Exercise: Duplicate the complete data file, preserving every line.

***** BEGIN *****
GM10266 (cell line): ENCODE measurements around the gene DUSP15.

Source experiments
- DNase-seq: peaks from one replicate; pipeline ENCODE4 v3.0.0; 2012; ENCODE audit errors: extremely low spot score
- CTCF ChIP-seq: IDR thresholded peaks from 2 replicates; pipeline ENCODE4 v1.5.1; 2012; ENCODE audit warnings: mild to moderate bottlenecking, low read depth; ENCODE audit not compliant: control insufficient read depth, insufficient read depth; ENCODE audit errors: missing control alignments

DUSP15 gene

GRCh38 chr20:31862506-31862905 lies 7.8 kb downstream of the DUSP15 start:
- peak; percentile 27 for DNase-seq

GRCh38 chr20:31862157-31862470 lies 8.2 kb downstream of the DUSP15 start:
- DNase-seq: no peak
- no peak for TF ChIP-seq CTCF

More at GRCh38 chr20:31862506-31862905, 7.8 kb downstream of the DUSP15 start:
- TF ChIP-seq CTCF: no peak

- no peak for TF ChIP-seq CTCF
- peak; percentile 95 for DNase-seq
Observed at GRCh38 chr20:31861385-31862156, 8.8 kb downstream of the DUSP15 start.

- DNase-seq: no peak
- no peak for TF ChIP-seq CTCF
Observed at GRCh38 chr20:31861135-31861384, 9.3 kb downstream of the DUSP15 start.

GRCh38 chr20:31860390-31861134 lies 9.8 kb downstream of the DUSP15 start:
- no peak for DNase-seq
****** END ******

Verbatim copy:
GM10266 (cell line): ENCODE measurements around the gene DUSP15.

Source experiments
- DNase-seq: peaks from one replicate; pipeline ENCODE4 v3.0.0; 2012; ENCODE audit errors: extremely low spot score
- CTCF ChIP-seq: IDR thresholded peaks from 2 replicates; pipeline ENCODE4 v1.5.1; 2012; ENCODE audit warnings: mild to moderate bottlenecking, low read depth; ENCODE audit not compliant: control insufficient read depth, insufficient read depth; ENCODE audit errors: missing control alignments

DUSP15 gene

GRCh38 chr20:31862506-31862905 lies 7.8 kb downstream of the DUSP15 start:
- peak; percentile 27 for DNase-seq

GRCh38 chr20:31862157-31862470 lies 8.2 kb downstream of the DUSP15 start:
- DNase-seq: no peak
- no peak for TF ChIP-seq CTCF

More at GRCh38 chr20:31862506-31862905, 7.8 kb downstream of the DUSP15 start:
- TF ChIP-seq CTCF: no peak

- no peak for TF ChIP-seq CTCF
- peak; percentile 95 for DNase-seq
Observed at GRCh38 chr20:31861385-31862156, 8.8 kb downstream of the DUSP15 start.

- DNase-seq: no peak
- no peak for TF ChIP-seq CTCF
Observed at GRCh38 chr20:31861135-31861384, 9.3 kb downstream of the DUSP15 start.

GRCh38 chr20:31860390-31861134 lies 9.8 kb downstream of the DUSP15 start:
- no peak for DNase-seq